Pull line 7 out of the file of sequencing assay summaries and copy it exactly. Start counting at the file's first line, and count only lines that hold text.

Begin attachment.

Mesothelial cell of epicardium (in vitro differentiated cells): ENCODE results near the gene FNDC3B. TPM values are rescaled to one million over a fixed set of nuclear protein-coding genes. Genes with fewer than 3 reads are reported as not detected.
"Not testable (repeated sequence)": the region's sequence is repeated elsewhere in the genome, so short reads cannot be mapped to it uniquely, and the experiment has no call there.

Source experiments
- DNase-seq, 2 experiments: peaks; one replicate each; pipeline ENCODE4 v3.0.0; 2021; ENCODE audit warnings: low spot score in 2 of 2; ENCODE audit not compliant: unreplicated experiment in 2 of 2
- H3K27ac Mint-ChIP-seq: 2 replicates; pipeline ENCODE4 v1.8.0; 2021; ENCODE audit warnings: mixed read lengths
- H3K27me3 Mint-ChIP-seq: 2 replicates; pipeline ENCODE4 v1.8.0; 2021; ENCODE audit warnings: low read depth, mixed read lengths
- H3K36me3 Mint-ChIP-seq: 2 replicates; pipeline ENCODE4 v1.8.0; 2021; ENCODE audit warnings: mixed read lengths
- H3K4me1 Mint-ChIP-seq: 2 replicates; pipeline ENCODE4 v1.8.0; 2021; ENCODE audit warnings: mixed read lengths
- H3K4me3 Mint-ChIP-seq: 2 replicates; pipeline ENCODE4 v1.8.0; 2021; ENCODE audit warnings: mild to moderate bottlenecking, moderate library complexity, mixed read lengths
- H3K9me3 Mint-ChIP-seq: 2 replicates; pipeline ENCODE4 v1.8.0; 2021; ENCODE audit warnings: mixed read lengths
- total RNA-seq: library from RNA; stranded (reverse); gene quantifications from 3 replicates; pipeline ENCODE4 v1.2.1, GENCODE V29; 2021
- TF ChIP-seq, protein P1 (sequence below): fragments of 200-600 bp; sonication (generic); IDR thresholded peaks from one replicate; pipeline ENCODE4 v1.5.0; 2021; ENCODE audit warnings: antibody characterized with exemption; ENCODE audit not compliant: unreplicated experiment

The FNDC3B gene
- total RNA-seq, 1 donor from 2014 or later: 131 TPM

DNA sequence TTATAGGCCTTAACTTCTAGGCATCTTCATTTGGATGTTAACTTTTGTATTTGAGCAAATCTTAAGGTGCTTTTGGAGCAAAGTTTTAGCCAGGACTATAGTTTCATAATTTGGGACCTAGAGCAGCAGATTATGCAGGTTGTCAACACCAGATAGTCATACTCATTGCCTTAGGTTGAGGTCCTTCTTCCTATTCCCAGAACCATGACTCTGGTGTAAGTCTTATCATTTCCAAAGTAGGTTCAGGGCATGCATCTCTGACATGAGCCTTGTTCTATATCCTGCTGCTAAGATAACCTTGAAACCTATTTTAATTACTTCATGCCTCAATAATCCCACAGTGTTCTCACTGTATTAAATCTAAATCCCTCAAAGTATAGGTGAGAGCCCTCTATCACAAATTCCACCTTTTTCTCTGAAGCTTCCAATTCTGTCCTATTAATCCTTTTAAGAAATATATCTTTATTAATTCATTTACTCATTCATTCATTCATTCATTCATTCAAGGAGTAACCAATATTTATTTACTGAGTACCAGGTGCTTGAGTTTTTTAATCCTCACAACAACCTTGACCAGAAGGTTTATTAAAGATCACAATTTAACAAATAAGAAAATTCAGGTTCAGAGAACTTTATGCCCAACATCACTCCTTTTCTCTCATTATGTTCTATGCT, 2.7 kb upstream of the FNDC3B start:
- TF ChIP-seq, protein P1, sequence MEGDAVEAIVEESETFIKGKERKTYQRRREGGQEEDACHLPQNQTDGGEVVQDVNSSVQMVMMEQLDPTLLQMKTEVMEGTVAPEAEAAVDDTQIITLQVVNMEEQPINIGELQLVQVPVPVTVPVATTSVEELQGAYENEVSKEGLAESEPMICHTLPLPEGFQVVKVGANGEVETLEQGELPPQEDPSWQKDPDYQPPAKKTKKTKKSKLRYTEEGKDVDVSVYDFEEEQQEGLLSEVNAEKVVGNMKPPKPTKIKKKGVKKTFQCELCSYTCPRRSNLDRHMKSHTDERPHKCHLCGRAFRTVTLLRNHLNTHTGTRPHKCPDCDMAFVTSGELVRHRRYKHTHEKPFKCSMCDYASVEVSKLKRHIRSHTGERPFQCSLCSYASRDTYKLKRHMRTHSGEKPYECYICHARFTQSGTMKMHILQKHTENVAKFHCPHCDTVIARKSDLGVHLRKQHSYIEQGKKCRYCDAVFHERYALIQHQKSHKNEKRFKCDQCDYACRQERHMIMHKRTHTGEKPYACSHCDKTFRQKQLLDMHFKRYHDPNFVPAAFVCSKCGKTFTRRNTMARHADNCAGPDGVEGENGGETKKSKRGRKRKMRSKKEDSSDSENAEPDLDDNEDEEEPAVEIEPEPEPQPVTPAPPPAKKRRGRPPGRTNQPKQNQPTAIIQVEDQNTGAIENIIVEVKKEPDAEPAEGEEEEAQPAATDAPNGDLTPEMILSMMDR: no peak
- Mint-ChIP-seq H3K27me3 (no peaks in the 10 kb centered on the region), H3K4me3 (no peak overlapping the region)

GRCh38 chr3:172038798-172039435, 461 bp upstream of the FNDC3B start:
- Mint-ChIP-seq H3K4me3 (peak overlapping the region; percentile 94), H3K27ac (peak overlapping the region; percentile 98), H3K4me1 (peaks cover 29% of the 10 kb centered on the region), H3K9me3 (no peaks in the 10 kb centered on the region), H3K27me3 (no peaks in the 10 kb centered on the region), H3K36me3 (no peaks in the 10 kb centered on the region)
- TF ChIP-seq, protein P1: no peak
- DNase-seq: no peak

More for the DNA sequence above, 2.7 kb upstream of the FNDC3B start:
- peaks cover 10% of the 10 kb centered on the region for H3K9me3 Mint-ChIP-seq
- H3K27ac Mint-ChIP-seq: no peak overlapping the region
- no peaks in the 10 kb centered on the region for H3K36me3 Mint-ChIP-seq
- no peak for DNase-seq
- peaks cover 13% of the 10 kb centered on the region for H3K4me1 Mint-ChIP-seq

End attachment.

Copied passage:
- H3K36me3 Mint-ChIP-seq: 2 replicates; pipeline ENCODE4 v1.8.0; 2021; ENCODE audit warnings: mixed read lengths